smokebox: I can totally relate to this sentiment in a visceral sense, and yet from a purely academic standpoint it’s safe to argue that were it not for environmental watchdogs the situation on many of our waterways would be a whole lot worse. It seems to me that the real challenge lies in trying to figure out how to unify a collective of the different interests, groups and communities who genuinely care about the ecological issues the Columbia faces, and develop a more involved plan to deal with the dilemmas posed by those who consistently place industrial and agricultural interests over ecological viability. Let’s not be timid here. You’ve already mentioned the neuro-toxins caused by pesticide use in farming. Industrial polluters are among the worst offenders, and don’t appear interested in any voluntary environmental regulation that adversely affects the bottom line. Mining operations, pulp mills, aluminum plants etc. all are responsible for pumping poisonous, oxygen depleted and thermally hostile wastewater into our rivers — these are not friends of the water you swim. In your opinion as a river advocate, is it possible to reach any sort of functional compromise with these sorts of industries?
Christopher: I think the best of our “environmental watchdogs” are both using and enjoying their waterways, and working hard to build bridges between traditionally entrenched groups.
I am not sure that we can be friends with those who pollute our waterways, but we can address them respectfully and firmly. I believe we should use all the tools we can in support of the quest for clean water: education, legislation, enforcement, and vigilance among them. But at the end of the day, I believe that the most powerful force in the fight for clean water is the positive pressure that a large group of neighbors might bring to bear.
I still hope that the swim might result in the formation of an unlikely, extraordinary, informal coalition of people from every side of the clean water debate. These folks would hold in common only their affection for the river, and would base their protection and restoration initiatives firmly upon that common ground.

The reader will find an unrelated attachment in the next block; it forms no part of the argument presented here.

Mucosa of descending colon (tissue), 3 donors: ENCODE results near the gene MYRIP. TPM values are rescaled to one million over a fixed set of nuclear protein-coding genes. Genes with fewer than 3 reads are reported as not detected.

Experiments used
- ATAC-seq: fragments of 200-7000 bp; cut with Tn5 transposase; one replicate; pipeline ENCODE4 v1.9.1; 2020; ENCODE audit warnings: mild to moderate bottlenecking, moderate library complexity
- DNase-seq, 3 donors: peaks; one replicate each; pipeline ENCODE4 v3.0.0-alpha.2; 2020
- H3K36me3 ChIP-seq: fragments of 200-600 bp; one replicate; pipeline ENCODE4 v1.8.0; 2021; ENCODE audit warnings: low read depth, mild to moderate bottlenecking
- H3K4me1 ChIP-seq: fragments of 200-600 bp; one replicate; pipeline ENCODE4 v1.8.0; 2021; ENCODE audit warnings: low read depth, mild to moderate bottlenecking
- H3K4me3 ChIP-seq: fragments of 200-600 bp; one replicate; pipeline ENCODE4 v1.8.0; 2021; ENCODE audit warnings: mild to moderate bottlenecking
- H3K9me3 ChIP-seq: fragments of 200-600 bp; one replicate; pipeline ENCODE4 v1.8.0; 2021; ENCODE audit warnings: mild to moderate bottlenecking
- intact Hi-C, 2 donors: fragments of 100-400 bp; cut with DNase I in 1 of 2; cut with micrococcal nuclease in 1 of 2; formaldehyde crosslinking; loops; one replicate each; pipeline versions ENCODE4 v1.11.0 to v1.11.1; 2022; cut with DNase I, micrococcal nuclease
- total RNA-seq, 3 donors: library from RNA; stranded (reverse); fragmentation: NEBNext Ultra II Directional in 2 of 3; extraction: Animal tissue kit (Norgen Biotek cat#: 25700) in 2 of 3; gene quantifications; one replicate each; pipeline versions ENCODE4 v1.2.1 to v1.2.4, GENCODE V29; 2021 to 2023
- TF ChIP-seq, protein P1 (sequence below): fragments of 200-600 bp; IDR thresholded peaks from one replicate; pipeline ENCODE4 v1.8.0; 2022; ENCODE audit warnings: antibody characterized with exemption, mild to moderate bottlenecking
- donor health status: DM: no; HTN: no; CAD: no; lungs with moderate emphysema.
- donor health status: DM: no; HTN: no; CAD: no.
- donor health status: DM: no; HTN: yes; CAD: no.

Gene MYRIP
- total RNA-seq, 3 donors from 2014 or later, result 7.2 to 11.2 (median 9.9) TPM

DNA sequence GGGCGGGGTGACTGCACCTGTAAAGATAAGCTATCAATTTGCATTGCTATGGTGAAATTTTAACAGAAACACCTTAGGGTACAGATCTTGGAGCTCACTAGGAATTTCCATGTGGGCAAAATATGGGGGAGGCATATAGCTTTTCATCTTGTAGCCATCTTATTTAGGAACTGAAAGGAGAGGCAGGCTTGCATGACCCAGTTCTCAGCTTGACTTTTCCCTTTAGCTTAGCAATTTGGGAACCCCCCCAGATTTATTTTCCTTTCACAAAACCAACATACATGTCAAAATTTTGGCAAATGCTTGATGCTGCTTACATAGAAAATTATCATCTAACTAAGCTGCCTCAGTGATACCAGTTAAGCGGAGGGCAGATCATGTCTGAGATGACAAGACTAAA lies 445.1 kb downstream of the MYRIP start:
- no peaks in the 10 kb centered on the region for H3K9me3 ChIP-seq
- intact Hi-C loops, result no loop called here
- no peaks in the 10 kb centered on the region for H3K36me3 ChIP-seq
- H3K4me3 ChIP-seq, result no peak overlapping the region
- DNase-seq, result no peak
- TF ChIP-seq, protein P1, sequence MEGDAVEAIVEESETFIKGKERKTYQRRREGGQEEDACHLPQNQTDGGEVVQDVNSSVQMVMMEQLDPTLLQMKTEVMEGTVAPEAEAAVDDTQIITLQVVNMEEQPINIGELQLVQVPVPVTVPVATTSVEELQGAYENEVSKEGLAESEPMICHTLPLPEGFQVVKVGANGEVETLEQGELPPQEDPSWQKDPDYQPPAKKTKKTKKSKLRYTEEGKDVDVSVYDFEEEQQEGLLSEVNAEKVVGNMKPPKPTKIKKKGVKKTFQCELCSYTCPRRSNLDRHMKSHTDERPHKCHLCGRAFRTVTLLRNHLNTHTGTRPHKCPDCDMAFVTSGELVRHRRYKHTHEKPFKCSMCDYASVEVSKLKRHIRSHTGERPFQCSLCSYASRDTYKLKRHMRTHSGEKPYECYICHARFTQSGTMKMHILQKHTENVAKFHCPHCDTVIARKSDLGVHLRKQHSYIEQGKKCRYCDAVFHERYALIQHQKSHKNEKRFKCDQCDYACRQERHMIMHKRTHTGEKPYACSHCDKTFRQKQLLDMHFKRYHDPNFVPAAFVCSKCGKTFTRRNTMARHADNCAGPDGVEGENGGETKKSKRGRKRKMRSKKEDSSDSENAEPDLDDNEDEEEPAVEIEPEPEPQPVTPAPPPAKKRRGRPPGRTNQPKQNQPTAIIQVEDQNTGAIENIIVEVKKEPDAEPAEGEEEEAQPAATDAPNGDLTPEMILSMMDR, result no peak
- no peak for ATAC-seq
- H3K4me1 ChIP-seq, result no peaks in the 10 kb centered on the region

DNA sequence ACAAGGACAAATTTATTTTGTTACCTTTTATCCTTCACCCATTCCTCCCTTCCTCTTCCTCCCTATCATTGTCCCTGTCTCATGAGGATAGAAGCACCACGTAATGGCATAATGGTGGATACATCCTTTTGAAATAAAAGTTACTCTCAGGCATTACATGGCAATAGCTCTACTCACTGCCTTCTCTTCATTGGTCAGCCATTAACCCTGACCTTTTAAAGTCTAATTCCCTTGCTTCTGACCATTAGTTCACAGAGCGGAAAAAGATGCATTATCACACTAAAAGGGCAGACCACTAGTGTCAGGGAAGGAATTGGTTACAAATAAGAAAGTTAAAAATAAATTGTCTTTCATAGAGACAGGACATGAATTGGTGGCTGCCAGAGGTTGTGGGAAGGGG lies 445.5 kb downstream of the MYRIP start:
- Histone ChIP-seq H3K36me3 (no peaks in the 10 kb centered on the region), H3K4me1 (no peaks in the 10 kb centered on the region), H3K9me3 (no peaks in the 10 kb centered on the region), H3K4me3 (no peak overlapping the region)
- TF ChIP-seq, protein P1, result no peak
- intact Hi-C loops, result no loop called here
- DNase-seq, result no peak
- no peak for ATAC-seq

smokebox: What can we do on a personal level to help the Columbia? What can I do tonight to make a difference in the health of the river? Are there any watchdog organizations you find particularly worthy of support?
Christopher: There are lots of little things that each of us can do. We can all choose 100% recycled, chlorine-free paper, install catch basins and filtration pillows in the storm drains on our block, purchase organic produce, and plant native trees along our local creeks. There are more mundane things too, like flushing the toilet less often, or taking shorter showers, that address the larger need to conserve the finite amount of fresh water on the planet.
Not everything we do needs to feel like work, either. The simple act of using and enjoying a waterway by swimming, fishing, or boating it, reminds us of its value, and supports our rights under the Clean Water Act of 1972. And who knows, we might even have fun out there!
There are lots of strong organizations. I would say that the River Network (www.rivernetwork.org) is an excellent place for any interested citizen to start their search.
smokebox: I know this undertaking has to be a strain financially. How can people contribute to your monumental swim if they so desire?
Christopher: From our web site at www.columbiaswim.org, folks can donate funds and equipment, organize a riverside event, buy T-shirts at our on-line store, or use our link to make purchases at Powell’s Books for which the swim receives a commission.
The swim is a low-budget, no-frills operation. We scrape by on the generosity of those we meet along the way. We are a non-profit organization, and all the money we raise supports the swim and associated outreach efforts. We’ll need lots of friends if we are going to make it to the Pacific, and we always enjoy making them. Please come visit!
Current information on Christopher Swain can be found here: